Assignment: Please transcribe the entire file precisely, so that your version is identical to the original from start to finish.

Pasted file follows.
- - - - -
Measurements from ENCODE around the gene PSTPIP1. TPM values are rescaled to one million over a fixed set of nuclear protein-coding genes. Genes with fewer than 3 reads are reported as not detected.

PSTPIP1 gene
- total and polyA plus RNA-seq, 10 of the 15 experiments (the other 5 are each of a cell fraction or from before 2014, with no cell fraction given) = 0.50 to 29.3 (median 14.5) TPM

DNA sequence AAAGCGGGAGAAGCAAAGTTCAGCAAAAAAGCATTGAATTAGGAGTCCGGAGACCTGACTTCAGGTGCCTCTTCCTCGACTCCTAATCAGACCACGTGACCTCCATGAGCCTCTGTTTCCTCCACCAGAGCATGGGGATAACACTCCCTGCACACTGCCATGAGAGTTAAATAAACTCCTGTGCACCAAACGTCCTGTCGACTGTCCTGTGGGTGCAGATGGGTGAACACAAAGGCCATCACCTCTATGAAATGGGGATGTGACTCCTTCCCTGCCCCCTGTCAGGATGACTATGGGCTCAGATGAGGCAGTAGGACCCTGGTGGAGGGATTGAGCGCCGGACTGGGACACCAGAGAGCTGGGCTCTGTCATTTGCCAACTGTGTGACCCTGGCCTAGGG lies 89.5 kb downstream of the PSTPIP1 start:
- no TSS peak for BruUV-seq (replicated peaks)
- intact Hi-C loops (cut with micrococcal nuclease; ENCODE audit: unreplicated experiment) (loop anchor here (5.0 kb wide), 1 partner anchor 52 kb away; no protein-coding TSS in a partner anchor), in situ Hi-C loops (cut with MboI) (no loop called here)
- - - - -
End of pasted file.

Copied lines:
Measurements from ENCODE around the gene PSTPIP1. TPM values are rescaled to one million over a fixed set of nuclear protein-coding genes. Genes with fewer than 3 reads are reported as not detected.

PSTPIP1 gene
- total and polyA plus RNA-seq, 10 of the 15 experiments (the other 5 are each of a cell fraction or from before 2014, with no cell fraction given) = 0.50 to 29.3 (median 14.5) TPM

DNA sequence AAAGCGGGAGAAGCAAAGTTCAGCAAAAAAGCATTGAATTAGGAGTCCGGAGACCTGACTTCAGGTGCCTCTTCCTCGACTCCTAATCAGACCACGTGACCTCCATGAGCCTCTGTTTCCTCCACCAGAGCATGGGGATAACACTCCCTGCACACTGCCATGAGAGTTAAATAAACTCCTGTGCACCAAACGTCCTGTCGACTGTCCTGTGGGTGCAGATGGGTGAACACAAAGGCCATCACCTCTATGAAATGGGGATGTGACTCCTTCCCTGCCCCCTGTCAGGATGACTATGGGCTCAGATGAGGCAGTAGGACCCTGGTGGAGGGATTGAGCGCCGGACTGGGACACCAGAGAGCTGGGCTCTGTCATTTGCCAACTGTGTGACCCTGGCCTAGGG lies 89.5 kb downstream of the PSTPIP1 start:
- no TSS peak for BruUV-seq (replicated peaks)
- intact Hi-C loops (cut with micrococcal nuclease; ENCODE audit: unreplicated experiment) (loop anchor here (5.0 kb wide), 1 partner anchor 52 kb away; no protein-coding TSS in a partner anchor), in situ Hi-C loops (cut with MboI) (no loop called here)